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Reform the dairy industry

Reform the dairy industry

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The editorial I am choosing to write about is the treatment of animals particularly cows in the dairy industry. I am writing about this because my parents stopped buying us regular milk five years ago and I wanted to understand a bit more about why they chose to do that.

What I found was that some cows are being raised in dairy farms and are not being properly cared for. I believe that if people have the facts, they will make more informed buying decisions.

In order for a cow to produce milk, they must give birth to a calf. Cows become impregnated around 2.5 times in their life. Cows will show a strong response if their calf is separated at an older age, four days after birth, compared to separation at 6 hours or up to one day after birth. The longer calves stay with their mom, the stronger the cow-calf bond and the greater the response at separation.

The stress of separating mother and baby may also be associated with changes in the immune system that affect calf health and susceptibility to disease.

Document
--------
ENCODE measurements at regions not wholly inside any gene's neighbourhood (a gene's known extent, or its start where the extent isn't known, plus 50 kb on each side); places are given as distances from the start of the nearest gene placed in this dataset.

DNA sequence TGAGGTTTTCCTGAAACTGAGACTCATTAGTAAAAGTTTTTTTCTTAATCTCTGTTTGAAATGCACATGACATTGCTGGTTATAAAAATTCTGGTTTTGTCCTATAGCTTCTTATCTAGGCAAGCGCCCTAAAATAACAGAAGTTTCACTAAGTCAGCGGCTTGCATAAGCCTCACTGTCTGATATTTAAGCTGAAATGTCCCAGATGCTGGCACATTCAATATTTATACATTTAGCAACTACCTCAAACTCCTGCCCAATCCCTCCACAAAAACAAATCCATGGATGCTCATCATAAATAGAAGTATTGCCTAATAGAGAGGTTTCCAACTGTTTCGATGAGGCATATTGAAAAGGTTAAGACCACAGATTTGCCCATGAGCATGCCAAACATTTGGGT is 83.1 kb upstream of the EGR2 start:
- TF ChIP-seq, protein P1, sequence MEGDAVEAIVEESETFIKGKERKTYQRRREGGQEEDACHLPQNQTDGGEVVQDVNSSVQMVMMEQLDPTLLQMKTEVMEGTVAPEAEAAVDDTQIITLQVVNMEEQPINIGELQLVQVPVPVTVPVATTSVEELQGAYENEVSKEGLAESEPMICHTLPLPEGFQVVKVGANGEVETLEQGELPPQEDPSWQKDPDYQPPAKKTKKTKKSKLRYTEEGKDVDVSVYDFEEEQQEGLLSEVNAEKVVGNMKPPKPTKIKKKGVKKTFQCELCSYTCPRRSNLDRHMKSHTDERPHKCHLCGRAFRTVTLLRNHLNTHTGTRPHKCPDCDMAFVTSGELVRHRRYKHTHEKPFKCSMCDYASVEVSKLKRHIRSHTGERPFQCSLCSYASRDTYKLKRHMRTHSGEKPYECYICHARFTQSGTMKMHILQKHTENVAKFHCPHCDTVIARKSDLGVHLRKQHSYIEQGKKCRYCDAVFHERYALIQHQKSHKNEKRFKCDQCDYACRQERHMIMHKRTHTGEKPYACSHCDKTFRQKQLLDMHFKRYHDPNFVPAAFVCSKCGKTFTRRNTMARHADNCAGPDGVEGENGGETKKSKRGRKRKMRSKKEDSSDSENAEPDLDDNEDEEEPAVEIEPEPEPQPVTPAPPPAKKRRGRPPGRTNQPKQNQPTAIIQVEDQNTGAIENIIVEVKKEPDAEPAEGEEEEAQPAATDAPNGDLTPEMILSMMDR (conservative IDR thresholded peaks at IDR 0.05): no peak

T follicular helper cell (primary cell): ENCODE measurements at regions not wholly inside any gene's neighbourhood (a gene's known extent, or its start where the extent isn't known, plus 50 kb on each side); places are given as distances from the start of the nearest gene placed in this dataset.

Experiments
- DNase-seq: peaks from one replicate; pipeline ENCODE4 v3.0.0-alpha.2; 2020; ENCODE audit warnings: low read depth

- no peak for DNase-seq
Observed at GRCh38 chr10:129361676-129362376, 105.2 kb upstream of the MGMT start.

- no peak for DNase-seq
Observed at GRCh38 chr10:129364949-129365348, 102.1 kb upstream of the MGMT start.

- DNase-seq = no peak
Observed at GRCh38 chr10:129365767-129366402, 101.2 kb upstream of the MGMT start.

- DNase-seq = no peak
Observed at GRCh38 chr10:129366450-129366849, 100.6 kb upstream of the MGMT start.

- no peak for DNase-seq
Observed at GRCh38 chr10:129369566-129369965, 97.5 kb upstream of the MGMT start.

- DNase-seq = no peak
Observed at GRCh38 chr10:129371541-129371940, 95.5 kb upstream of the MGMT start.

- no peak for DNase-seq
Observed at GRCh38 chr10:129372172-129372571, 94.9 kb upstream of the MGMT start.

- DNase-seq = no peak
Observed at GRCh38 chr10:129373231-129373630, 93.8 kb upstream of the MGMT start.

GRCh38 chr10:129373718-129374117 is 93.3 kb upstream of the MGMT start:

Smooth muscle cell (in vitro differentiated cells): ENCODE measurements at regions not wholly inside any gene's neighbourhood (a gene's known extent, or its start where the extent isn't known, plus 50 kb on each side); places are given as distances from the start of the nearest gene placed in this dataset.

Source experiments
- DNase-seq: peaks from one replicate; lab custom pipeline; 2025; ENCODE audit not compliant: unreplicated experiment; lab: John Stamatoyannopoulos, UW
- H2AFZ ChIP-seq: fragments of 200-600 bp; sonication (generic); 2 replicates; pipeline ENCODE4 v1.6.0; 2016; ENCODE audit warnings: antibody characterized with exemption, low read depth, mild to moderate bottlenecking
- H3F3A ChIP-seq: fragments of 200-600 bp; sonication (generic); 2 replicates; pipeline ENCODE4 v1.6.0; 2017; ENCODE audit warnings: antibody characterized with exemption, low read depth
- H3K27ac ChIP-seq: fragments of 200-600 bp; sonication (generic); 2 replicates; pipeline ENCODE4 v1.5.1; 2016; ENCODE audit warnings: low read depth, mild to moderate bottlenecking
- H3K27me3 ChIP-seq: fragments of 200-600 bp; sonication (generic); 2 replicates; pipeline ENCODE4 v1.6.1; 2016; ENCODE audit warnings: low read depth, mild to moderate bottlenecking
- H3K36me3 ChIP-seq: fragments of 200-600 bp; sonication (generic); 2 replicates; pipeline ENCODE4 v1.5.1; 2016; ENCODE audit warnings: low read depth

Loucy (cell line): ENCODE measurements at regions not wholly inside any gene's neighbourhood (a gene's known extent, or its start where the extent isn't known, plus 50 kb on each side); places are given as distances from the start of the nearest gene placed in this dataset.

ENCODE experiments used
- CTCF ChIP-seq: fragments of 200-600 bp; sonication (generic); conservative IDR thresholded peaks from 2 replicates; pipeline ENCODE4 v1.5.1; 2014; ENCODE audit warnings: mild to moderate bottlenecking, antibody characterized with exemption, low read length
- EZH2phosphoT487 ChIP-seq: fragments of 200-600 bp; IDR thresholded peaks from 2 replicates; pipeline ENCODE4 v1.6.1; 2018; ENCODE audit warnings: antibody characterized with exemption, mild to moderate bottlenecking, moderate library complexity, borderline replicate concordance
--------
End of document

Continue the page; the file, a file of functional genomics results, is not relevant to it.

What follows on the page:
The ASPCA says that some factory farms also put animals in small confined spaces; they are kept in cages, in overcrowded conditions, with poor air quality, in which illnesses and injuries are frequent. These stressful unsanitary conditions are made worse by rough and abusive handling by workers.

To keep the milk flowing, farmers artificially inseminate female cows about once a year. A female calf will typically continue the cruel cycle of being forcibly impregnated and exploited for her milk, just like her mom. Invitro fertilization can be painful and cause distress in cows.

Male offspring are most likely to be raised for beef. A Holstein cow can produce an average of 729 days of milk. Once the cow is “spent” it will be most likely slaughtered for ground beef. Cows become weak and can be dependent on antibiotics to fight off infections from engorged udders. The standard dairy industry practice is separating mom and baby within 24 hours after birth.

In the past few years, consumers have been gravitating towards dairy alternatives like almond, cashew, and oat milks at a rapid rate. This is due to people wanting to change their diets and being more conscious of what they consume like my family.

While we cannot change the whole dairy industry, by educating others on the treatment of animals hopefully this will wake up the dairy industry to change the ways they treat their animals by affecting their pockets.

Sophia Salmeri

9th grade

New Technology High School

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